The answer should be self evident. Why on earth would you want to play a competitive game when you aren't even self motivated to overcome any challenges?

why should I want to improve when the game hasn't even proven itself to be fun yet?

I'm fine with overcoming challenges, but give me a reason to want to overcome them
Stopdoor
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(07-17-2017, 06:56 AM)
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Originally Posted by LordKasual

And this here is the exact fundamental problem with you, specifically, that I outlined.

The answer should be self evident. Why on earth would you want to play a competitive game when you aren't even self motivated to overcome any challenges?

Because I do
Codeblue
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(07-17-2017, 06:58 AM)
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Originally Posted by LordKasual

The answer is no

The closest they've ever come is 64/Melee, but they've since been running away from that stigma as hard as they could.

Brawl's competitive scene imploded. All the top players who play Smash 4 basically hate the game.

The reason its popular is the same reason Street Fighter is popular. People will always enjoy playing it because of what it is lol

Smash will always be popular because it's Smash but Brawl's community imploded? Seems inconsistent.

In any case, you can classify the games how you want, it's sort of irrelevant at this point with how large these communities are.
Aaronrules380
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(07-17-2017, 06:58 AM)
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In LITERALLY EVERY OTHER GENRE OF GAMING a multi-hour tutorial that consists of nothing but rote memorization of the absolute basics would be completely panned and blasted because it's fucking awful. Why should fighting games be exempt? You can make a competitive game that teaches you the basics very quickly and still have super high skill ceilings.
Quebaz
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(07-17-2017, 07:00 AM)
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Originally Posted by Aaronrules380

In LITERALLY EVERY OTHER GENRE OF GAMING a multi-hour tutorial that consists of nothing but rote memorization of the absolute basics would be completely panned and blasted because it's fucking awful. Why should fighting games be exempt? You can make a competitive game that teaches you the basics very quickly and still have super high skill ceilings.

What fighting hame has this multi-hour tutorial exactly?
KillLaCam
Banned
(07-17-2017, 07:01 AM)

Originally Posted by Aaronrules380

In LITERALLY EVERY OTHER GENRE OF GAMING a multi-hour tutorial that consists of nothing but rote memorization of the absolute basics would be completely panned and blasted because it's fucking awful. Why should fighting games be exempt? You can make a competitive game that teaches you the basics very quickly and still have super high skill ceilings.

What fighting game has a tutorial that long? Even Dead or Alives tutorial is like 15 minutes long.
Servbot24
Banned
(07-17-2017, 07:01 AM)

Originally Posted by Aaronrules380

In LITERALLY EVERY OTHER GENRE OF GAMING a multi-hour tutorial that consists of nothing but rote memorization of the absolute basics would be completely panned and blasted because it's fucking awful. Why should fighting games be exempt? You can make a competitive game that teaches you the basics very quickly and still have super high skill ceilings.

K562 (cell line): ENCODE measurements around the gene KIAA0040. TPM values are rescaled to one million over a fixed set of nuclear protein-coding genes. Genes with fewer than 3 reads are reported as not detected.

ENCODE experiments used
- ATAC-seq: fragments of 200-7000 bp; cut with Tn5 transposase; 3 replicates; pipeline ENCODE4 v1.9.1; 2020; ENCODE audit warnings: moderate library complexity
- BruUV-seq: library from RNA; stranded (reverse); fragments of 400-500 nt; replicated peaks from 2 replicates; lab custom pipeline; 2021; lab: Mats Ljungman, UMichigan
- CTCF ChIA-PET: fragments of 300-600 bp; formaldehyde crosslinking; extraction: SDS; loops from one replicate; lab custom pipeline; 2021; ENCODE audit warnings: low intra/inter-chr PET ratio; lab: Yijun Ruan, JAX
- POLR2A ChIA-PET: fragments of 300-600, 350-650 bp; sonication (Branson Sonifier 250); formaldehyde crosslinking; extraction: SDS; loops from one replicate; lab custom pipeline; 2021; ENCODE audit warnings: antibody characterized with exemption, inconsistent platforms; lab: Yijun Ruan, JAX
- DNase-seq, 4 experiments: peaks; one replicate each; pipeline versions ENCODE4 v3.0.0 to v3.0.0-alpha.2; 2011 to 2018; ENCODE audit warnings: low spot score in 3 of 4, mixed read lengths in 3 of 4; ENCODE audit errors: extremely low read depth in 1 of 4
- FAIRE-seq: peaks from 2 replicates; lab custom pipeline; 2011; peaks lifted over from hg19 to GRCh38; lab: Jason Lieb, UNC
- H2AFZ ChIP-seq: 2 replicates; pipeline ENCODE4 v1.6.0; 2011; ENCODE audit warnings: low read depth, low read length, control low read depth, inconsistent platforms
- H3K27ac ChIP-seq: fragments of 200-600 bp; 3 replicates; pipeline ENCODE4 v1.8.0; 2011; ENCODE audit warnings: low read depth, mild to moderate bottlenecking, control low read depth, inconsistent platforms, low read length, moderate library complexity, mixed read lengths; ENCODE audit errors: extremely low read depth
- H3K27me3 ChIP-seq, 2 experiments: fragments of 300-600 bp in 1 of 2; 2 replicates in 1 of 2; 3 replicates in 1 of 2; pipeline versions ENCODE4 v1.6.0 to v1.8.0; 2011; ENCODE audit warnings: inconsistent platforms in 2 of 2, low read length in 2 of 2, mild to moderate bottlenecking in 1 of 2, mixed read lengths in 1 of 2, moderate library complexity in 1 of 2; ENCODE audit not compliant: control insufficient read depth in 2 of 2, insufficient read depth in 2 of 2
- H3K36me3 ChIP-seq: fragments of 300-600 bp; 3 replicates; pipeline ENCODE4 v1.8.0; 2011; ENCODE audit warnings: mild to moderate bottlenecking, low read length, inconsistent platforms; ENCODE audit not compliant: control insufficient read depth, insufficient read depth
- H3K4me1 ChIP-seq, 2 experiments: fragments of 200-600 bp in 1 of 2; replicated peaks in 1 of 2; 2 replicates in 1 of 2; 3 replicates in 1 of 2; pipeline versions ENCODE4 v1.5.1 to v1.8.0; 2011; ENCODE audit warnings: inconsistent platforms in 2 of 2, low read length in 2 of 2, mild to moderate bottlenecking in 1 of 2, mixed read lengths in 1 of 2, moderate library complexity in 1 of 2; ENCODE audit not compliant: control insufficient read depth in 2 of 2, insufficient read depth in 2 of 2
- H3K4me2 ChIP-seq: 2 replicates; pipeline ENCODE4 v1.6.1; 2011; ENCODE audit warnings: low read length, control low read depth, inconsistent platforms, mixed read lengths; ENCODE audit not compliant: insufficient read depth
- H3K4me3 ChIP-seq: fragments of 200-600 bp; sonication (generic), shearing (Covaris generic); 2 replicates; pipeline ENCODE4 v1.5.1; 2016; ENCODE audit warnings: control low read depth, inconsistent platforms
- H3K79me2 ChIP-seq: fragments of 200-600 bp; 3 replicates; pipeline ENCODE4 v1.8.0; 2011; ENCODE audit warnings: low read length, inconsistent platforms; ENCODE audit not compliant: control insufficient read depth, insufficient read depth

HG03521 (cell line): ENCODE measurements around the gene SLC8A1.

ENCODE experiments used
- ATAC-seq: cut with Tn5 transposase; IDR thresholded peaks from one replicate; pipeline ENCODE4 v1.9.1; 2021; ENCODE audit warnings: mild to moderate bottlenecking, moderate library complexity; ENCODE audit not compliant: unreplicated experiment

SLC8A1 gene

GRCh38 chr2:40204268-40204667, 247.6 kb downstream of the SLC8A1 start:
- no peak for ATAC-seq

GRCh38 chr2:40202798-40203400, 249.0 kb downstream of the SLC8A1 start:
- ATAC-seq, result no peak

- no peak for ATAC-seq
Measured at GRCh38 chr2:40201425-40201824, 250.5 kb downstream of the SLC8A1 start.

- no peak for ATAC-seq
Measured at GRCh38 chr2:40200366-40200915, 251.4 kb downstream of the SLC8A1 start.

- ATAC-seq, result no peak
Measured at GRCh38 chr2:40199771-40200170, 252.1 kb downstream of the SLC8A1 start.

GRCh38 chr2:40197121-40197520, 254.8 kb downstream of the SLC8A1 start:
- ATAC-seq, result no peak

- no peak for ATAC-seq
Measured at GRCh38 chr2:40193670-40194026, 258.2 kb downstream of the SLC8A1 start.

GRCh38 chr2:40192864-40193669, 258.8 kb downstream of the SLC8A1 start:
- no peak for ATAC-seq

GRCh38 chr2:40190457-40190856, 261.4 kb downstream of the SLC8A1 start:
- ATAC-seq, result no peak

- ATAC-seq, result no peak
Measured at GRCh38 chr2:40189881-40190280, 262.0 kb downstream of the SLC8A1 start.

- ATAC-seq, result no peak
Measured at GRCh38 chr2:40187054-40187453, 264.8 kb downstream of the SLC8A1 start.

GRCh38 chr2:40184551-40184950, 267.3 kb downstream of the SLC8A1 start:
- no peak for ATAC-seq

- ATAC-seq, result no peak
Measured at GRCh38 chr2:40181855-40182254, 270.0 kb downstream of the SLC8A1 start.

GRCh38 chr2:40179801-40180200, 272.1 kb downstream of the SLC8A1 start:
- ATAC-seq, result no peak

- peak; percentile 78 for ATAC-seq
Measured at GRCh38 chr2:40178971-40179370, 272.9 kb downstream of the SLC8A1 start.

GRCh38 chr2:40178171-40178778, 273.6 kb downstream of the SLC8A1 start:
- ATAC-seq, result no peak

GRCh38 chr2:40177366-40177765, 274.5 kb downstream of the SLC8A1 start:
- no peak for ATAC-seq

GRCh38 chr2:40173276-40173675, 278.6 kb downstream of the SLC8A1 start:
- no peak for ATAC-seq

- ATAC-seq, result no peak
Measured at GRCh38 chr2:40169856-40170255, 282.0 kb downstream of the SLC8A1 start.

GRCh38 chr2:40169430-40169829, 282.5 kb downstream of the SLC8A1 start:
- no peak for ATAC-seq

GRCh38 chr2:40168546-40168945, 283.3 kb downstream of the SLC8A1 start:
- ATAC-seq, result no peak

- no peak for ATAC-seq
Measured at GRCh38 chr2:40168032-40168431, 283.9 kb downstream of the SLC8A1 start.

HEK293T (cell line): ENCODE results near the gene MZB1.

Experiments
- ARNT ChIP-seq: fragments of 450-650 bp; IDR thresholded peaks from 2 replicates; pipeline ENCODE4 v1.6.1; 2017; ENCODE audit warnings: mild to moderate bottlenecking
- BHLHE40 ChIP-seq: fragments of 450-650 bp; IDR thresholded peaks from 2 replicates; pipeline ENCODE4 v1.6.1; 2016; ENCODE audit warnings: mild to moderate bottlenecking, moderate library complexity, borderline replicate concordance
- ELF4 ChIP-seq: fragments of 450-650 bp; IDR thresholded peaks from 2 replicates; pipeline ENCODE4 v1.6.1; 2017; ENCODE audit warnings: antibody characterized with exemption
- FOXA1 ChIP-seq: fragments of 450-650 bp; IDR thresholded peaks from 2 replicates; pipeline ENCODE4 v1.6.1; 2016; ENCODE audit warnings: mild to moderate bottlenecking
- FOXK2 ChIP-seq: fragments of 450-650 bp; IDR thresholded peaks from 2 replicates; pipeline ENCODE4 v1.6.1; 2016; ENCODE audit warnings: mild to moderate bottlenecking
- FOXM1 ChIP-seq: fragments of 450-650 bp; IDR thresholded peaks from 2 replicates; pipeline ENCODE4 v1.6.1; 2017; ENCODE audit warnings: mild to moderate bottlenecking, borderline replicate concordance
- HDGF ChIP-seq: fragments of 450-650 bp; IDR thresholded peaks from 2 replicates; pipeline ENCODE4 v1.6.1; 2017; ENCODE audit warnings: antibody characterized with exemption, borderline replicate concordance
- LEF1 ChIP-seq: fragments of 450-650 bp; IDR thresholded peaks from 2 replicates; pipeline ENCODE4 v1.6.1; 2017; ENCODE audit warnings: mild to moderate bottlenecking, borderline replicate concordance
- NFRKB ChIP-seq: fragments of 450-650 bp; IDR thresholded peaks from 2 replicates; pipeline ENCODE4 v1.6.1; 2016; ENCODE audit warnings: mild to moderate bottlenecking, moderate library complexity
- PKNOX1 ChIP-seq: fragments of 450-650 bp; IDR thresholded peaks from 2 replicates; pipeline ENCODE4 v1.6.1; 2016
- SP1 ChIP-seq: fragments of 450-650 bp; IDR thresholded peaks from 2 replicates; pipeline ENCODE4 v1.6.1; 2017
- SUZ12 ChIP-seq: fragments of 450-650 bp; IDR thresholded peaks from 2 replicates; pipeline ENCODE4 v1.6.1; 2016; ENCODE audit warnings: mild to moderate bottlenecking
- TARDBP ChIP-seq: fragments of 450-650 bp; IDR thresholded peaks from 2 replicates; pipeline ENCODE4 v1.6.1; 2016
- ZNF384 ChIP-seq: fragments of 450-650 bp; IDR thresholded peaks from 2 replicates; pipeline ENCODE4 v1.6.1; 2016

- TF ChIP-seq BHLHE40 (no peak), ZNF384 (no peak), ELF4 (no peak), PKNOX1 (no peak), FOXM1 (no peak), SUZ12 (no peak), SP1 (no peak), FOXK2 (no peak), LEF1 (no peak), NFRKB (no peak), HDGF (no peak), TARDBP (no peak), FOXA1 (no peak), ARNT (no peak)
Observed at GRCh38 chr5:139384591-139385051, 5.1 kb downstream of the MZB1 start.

I don't get this at all. You can play Street Fighter with almost no knowledge, you'll just be beat by people with lots of knowledge.

Hell, chess takes a lot longer to learn the basics, and I'm sure you wouldn't say that's a "fucking awful" game.
MegaPanda
Member
(07-17-2017, 07:01 AM)
I don't get where this multi-hour barricade for fighting games is coming from. You can win online in SFV with Hadokens, DPs and spacing. Don't tell me leaning two inputs takes hours
Aaronrules380
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(07-17-2017, 07:02 AM)
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Originally Posted by Quebaz

What fighting hame has this multi-hour tutorial exactly?

I mean I feel like for me when I've tried to get into most fighting games if I don't spend hours learning a character in training mode I'll get utterly and onesidedly curbstomped in any sort of online match to the point where I learn literally nothing that could help me play the game better
Biske
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(07-17-2017, 07:02 AM)
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No. ARMS non motion controls are awful (can get used to em and they are fine but still shitty) and I don't understand how they set it up like they did.
Stopdoor
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(07-17-2017, 07:02 AM)
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Guys, my point here is ARMS just doesn't need this complexity and is still good and has intriguing depth. Maybe we can have more games like that?
Smasher89
Member
(07-17-2017, 07:04 AM)
No, games like Divekick that was mentioned earlier in the thread easily beats them, less "comples inputs" but still feels like it has more depth in some ways when it comes to "tricks to learn".

As a answer to earlier posters, any(thing) competive (at all)game will likely require more then 10 000 hours of learning to actually start to grasp it, no matter which genre, just because you feel you are good at something doesn't really mean you are, unless you actually can back it up by winning the biggest events for it on the planet imo.